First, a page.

24 deported parents who returned to border hoping to be reunited with their children have been detained
The parents are being detained after approaching a port of entry seeking asylum.
This story is a part of an ongoing ABC News project called Borderline, documenting immigration at the U.S.-Mexico border.
Twenty-four migrant parents who returned to the United States on Saturday after they said they were separated and deported without their children are now being detained by the U.S. government, according to Erika Pinheiro, a lawyer for the families and the litigation and policy director of Al Otro Lado.
Of the 24 detained, 19 are being held by U.S. Customs and Border Protection (CBP) and five by U.S. Immigration and Customs Enforcement (ICE), said Pinheiro.
The lawyers for the group of parents, who together made the journey back to the U.S. to reunite with their children and seek asylum, said the government agencies placed them in different detention centers, even splitting some families apart who had arrived at the border together.
The parents presented themselves at the Calexico Port of Entry on Saturday to seek asylum and reunification with their children.
As of Tuesday evening, some of the parents that were detained have since been released.
In new figures released on Tuesday, CBP announced that in February, border agents apprehended more than 36,000 families along the southern border.
That brings the total number of apprehended families at the southern border over the last five months to more than 130,000 families, setting a new record.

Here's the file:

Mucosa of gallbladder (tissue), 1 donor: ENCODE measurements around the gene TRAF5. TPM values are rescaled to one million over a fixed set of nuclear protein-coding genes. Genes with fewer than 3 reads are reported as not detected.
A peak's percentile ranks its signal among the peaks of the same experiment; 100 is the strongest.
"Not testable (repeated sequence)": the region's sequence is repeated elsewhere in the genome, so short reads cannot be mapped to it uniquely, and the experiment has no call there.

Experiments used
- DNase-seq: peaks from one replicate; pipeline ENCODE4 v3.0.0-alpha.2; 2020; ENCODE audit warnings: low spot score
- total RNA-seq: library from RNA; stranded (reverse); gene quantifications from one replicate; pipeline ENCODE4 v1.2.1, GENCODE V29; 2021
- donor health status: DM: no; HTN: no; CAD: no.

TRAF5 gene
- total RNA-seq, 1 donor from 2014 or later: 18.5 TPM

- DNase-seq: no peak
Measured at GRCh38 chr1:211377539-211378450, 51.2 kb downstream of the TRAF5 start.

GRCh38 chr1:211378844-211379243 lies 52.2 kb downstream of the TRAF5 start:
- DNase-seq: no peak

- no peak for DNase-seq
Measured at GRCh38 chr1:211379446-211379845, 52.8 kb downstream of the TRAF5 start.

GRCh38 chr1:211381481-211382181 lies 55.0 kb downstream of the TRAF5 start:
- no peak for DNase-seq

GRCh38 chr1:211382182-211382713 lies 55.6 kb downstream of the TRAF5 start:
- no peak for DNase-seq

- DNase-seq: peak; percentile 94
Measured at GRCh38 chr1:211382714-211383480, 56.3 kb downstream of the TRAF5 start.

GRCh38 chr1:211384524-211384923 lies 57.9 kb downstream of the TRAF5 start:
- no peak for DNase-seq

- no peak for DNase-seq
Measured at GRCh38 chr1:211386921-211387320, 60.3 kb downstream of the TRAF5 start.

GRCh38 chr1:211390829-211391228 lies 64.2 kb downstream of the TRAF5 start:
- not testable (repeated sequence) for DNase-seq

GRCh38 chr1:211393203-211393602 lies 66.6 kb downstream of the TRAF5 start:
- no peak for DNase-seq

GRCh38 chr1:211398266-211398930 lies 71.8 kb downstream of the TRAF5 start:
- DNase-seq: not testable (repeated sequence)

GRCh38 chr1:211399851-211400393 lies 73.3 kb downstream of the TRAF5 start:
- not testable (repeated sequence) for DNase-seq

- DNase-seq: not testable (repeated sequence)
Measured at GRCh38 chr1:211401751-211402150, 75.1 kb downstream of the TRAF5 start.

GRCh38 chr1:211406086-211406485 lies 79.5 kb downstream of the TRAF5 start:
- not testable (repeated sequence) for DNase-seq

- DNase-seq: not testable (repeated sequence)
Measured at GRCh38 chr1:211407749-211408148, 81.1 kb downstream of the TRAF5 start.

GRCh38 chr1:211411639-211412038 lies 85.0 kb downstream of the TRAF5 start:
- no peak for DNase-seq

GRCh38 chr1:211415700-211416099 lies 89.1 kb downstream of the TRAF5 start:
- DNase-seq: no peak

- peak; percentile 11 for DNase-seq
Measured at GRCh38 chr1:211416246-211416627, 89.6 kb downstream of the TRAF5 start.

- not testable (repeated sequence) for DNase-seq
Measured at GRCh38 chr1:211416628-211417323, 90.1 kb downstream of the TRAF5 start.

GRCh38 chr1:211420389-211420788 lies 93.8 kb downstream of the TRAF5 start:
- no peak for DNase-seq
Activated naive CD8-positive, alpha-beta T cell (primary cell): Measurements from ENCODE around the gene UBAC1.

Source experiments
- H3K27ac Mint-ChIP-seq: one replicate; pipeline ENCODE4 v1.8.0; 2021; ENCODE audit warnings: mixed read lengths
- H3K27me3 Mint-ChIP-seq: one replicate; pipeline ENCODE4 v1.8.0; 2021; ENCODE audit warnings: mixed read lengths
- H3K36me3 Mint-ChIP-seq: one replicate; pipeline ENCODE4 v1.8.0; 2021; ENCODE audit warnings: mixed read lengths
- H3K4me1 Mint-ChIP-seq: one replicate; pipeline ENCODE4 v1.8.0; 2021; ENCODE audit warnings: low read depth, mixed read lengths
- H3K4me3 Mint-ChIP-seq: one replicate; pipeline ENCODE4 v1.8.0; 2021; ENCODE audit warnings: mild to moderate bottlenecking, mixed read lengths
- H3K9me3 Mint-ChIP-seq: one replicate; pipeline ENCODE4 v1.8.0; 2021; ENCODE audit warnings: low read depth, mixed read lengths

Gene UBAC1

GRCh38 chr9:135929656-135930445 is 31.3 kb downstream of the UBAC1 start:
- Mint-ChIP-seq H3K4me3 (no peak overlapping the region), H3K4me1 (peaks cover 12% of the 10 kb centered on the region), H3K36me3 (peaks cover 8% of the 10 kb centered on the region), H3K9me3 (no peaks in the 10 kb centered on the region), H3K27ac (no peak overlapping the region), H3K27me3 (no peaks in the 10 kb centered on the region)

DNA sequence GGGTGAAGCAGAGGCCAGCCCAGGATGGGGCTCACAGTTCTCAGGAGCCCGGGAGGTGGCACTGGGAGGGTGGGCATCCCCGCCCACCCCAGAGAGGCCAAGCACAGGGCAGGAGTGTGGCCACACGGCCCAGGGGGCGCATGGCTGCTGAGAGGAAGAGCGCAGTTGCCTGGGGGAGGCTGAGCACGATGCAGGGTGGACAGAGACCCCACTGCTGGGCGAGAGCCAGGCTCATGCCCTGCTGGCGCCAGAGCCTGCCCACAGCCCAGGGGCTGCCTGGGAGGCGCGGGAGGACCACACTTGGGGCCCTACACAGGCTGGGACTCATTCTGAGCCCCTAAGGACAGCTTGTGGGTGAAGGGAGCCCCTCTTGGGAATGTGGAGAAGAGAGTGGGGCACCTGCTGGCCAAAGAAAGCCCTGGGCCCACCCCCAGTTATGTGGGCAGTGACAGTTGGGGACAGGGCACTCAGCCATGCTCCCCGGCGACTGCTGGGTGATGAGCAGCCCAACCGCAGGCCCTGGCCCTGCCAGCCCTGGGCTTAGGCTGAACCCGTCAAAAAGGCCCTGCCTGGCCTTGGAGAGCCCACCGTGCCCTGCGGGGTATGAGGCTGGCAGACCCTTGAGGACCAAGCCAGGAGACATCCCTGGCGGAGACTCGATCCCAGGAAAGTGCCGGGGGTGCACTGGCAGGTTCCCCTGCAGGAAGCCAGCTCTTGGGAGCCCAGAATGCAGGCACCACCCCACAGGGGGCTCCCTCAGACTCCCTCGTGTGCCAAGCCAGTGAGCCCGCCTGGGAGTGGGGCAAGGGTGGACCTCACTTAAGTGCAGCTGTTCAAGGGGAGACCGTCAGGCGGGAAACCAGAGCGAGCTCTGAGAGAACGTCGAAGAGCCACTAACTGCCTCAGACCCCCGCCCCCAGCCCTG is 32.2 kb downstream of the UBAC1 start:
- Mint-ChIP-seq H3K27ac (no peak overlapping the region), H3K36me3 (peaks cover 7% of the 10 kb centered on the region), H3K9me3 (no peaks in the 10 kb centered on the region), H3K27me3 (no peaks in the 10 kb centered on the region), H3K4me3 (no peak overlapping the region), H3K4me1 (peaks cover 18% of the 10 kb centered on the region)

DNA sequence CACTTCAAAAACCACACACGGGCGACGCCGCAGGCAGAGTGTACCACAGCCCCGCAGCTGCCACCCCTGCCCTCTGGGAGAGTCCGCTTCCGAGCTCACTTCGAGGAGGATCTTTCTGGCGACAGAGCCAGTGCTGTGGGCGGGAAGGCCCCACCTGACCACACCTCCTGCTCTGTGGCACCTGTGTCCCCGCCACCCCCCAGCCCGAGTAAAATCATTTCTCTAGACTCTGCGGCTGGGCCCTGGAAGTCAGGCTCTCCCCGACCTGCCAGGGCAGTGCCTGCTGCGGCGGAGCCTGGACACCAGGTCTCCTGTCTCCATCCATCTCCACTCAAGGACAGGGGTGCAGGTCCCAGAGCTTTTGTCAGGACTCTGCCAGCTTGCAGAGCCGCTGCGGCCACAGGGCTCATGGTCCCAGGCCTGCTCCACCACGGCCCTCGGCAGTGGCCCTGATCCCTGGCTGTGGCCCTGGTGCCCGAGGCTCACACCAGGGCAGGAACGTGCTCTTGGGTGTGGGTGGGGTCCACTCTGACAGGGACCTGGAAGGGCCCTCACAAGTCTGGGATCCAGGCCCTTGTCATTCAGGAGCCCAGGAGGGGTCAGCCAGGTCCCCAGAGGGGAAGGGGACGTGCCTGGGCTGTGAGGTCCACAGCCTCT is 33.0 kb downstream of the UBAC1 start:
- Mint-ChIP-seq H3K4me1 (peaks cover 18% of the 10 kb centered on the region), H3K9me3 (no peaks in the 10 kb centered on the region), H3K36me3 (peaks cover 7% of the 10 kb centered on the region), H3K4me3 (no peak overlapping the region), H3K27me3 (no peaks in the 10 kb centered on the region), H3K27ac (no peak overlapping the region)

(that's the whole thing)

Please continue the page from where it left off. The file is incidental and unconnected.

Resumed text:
"We are currently facing a humanitarian and national security crisis along our southwest border," said CBP Commissioner Kevin K. McAleenan in response to these new numbers. "The vast increases in families and children coming across our border, in larger groups and in more remote areas, presents a unique challenge to our operations and facilities, and those of our partners, including the NGOS who work to assist these individuals and families throughout their immigration proceedings," McAleenan said.
On Sunday afternoon, Erin Anderson, a paralegal for Al Otro Lado, received the first call that a family was released from government detention. She told ABC News it was a sign that maybe the 29 individuals would soon be reunited with their children. But hours later, a grimmer picture emerged for these parents.
"ICE has the ability to let everyone single one of these people go immediately. If ICE has them detained it’s because ICE made the decision to detain them knowing full well exactly who they are and what they’ve been through," Anderson said.
The lawyers for the parents say that U.S. sponsors have been lined up to host all of these families. At this point, none of those sponsors have been contacted by the government, according to Pinheiro.
"While the Trump administration claims to be doing everything it can to reunify families, ICE is detaining parents at this very moment who should be released and reunited with their kids immediately," Pinheiro said.
CBP and ICE did not immediately respond to ABC News' request for comment.
Republican base sounds ready for Trump's promised 'retribution,' with some exceptions
- Feb 25, 8:07 AM
ABC News Live
24/7 coverage of breaking news and live events